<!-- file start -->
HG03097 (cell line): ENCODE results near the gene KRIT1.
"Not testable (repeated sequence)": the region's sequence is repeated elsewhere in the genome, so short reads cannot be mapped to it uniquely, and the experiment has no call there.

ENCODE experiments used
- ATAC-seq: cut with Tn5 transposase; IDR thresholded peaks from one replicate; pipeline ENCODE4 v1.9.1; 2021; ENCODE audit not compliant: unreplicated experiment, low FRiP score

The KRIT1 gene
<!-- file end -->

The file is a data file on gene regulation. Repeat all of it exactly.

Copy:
HG03097 (cell line): ENCODE results near the gene KRIT1.
"Not testable (repeated sequence)": the region's sequence is repeated elsewhere in the genome, so short reads cannot be mapped to it uniquely, and the experiment has no call there.

ENCODE experiments used
- ATAC-seq: cut with Tn5 transposase; IDR thresholded peaks from one replicate; pipeline ENCODE4 v1.9.1; 2021; ENCODE audit not compliant: unreplicated experiment, low FRiP score

The KRIT1 gene